David Bowie • “Heroes” from “Welcome to the Blackout” • Recorded at Earls Court, London on June 30th 1978 • Produced by David Bowie and mixed by David Bowie and David Richards January 17th - 22nd 1979
David Bowie – vocals, keyboards
Carlos Alomar – rhythm guitar, backing vocals
George Murray – bass, backing vocals
Dennis Davis – drums, percussion
Adrian Belew – lead guitar, backing vocals
Simon House – violin
Sean Mayes – piano, string ensemble, backing vocals
Roger Powell – synthesizer, keyboards, backing vocals
Earls Court, London • July 30th 1978 • From the LWT David Bowie Special, broadcast July 1978 & South of Watford David Bowie Special • 1983
Dallas Convention Centre, Texas • April 10th 1978 • From David Bowie Live on Stage RCA promo video
The David Bowie Isolar II 1978 World Tour, also known as The Low / Heroes World Tour or The Stage Tour, hit London forty years ago, this week. Three nights were played at the Earls Court Arena, 29th & 30th of June & the 1st of July.
The Earls Court shows we’re hailed as a triumph. In July ’78, the NME published Nick Kent’s review of the Earls Court show, which ended with, “That shimmering sizzle, that fizzy brilliance that is undeniably attuned to Bowie's work, was all there on Thursday. It impressed me, it entertained me and very occasionally had me almost spell-bound. It was a total success.”
Commerce and Art
Fans are puzzled and frustrated at the lack of official or good-quality Bowie concert material from his golden years. One would have thought with Bowie’s ever increasing fan-base - many of whom have realised that virtually everything the man did in the 70’s is of great importance - management, record labels, copyright holders and custodians of “rare” footage, would be falling over themselves to release their material. Having closely studied this situation in recent years, I understand somewhat the difficulties surrounding the issue. Nevertheless, my conclusion is that the aforementioned holders of these holy grails are either lazy, selfish or loveless, and can see no advantage to themselves, and only complexities, in releasing the material. So therefore, tremendously valuable work is kept on the shelf, in some cases literally rotting away. The Individuals who hold the material, with no intention of releasing it anytime soon, should know that they are participating in one of the great art crimes of the age.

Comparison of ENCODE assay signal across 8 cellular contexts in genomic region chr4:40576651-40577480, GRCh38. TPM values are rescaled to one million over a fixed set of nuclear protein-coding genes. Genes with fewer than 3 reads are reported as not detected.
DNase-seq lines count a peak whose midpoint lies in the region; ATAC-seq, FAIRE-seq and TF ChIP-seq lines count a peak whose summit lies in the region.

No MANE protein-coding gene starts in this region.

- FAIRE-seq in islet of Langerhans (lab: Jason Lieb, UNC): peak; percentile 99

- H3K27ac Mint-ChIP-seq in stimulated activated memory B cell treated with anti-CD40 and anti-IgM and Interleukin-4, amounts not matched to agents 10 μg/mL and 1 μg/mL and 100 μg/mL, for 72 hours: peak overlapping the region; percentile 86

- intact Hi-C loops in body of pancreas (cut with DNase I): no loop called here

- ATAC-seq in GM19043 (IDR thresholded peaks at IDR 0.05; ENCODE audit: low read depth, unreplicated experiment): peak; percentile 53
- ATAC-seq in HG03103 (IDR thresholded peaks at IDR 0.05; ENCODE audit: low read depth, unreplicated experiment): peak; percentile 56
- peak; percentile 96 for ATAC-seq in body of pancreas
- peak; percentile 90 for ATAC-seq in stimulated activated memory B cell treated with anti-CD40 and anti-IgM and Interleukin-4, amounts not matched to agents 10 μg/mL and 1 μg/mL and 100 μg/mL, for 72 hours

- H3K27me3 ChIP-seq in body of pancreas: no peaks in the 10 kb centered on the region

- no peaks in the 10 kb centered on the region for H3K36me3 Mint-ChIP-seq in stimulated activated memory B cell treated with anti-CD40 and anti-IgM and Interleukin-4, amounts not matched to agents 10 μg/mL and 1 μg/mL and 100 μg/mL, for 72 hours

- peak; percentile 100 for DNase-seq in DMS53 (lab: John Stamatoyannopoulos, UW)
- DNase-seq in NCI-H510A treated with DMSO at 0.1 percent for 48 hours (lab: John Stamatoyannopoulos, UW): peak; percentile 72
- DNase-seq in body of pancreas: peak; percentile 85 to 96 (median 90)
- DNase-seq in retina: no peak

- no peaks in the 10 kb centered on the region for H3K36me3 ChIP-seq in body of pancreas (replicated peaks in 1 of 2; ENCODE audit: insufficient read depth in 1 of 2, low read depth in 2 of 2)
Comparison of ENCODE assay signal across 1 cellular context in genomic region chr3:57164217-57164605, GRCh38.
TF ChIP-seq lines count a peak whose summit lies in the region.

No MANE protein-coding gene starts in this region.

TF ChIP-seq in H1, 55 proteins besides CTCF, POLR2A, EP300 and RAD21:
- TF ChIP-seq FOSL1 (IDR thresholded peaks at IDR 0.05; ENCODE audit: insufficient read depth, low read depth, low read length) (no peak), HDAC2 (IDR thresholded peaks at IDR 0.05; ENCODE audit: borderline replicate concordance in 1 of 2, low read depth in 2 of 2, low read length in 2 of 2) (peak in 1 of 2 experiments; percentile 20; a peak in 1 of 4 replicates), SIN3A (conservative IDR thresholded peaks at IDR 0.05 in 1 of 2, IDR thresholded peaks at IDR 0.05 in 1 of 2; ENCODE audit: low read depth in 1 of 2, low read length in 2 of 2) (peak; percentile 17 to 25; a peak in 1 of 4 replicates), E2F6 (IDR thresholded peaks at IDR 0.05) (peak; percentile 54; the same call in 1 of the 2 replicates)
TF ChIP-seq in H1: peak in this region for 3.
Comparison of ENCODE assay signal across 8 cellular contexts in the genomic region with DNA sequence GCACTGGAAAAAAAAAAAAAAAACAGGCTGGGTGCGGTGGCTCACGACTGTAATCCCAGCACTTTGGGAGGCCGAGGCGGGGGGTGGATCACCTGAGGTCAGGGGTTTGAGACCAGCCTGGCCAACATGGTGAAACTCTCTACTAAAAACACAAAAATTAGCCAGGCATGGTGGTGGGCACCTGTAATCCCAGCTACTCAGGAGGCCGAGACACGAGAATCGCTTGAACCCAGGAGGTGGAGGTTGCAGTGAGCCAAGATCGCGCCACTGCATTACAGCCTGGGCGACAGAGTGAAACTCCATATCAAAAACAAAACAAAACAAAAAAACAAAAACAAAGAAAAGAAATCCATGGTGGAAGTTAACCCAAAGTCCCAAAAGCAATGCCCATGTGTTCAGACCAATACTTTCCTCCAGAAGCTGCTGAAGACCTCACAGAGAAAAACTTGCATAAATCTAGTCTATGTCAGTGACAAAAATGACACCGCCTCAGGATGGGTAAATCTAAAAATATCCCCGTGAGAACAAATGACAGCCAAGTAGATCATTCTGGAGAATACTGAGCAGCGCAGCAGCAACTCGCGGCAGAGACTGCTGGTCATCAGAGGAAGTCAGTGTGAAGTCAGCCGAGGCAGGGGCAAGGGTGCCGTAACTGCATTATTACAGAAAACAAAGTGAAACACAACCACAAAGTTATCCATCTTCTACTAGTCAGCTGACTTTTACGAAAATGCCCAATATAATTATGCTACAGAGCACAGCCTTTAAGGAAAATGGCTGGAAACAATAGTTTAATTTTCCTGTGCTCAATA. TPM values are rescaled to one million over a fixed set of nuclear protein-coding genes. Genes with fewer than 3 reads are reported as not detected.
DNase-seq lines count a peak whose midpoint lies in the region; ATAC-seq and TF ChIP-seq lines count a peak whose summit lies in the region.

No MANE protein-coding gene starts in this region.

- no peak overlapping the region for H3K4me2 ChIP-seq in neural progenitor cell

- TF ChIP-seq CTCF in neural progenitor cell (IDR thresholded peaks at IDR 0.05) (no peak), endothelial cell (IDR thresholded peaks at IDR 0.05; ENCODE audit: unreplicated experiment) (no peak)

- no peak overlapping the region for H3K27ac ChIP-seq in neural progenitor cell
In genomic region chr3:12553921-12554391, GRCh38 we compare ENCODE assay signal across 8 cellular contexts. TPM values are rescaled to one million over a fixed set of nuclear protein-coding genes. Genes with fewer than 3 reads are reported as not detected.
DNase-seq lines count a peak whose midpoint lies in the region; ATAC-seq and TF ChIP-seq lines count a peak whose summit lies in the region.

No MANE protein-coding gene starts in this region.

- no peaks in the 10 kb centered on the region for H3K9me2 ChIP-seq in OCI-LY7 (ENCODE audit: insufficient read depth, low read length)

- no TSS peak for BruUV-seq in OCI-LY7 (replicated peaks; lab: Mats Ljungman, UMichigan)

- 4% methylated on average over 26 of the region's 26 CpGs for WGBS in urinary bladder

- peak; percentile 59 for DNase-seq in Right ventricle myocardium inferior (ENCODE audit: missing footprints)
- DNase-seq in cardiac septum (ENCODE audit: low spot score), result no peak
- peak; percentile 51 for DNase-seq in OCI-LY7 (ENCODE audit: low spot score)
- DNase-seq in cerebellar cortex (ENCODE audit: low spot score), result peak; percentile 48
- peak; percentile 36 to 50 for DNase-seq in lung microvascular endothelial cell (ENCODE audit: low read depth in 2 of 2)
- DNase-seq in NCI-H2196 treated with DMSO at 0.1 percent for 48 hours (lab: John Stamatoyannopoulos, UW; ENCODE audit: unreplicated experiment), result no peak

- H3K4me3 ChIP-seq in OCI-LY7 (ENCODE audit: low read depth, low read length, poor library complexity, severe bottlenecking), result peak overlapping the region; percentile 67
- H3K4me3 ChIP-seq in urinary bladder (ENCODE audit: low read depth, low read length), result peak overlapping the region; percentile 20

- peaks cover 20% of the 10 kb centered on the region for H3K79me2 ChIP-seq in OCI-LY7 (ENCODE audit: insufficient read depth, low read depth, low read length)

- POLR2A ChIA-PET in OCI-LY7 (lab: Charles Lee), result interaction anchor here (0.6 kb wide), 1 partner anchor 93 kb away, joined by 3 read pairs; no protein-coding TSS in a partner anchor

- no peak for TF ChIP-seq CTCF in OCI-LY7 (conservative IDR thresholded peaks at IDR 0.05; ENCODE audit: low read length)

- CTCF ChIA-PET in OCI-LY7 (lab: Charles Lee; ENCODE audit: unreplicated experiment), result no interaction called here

And so it falls to enthusiasts such as myself to try to pull together the meager crumbs that are out there, in an attempt serve the vast appetite this emptiness has produced.
It’s fortunate for us that Parlophone has had the class and intelligence to produce the great new album, Welcome to the Blackout, and release it on the 40th anniversary of the shows themselves. In this month’s Mojo, the album gets a 5 star review, and David Buckley writes, “Brilliant throughout. Better than the official Stage... an essential purchase for Bowie fans”. I couldn’t agree more. For several years, semi-decent partial soundboard of the final night at Earls Court has been in circulation. But that recording didn’t prepare me for the brilliance of this new album. It was recorded live at Earls Court, by Tony Visconti, produced and mixed by Bowie himself and originally intended as the soundtrack for the aborted David Hemmings-directed STAGE movie.
The unfinished STAGE movie, the undigitised reels for which are to this day gathering dust at the Bowie archive, is perhaps the ultimate lost treasure of the Bowie cannon. For decades it’s been the subject of much speculation among fans, who are desperate to see it.
So with my video - basically a remake of the video I made two years ago youtu.be/1Sq6_NVrKes - is at least a small taste of how the film might be. The combination of the magnificent version of “Heroes” from Welcome to the Blackout, and the decent footage from the same show, shot by the LWT crew, is I think one of the best documents we have from the ‘78 tour.
There is in existance, a perfect HD digital transfer of the LWT material. I have tried various ways, to try to get hold of a copy, including offering to license it. I have also tried to engage the license holders in a meaningful conversation about it, but alas all to no avail. And so instead what we have here is a matrix I’ve cobbled together of 7 different versions of the footage that I’ve collected over the years. All versions are incomplete, and contain considerable glitches. With the combination of all these versions, there is still about 30 seconds of footage missing from the performance. You may decide for yourself, if I’ve convincingly got around that issue.
More videos to follow, so please keep your electric eye on me babe!
I don't own the rights, and I'm not making any money out of this etc.
Just a fan making videos for other fans.
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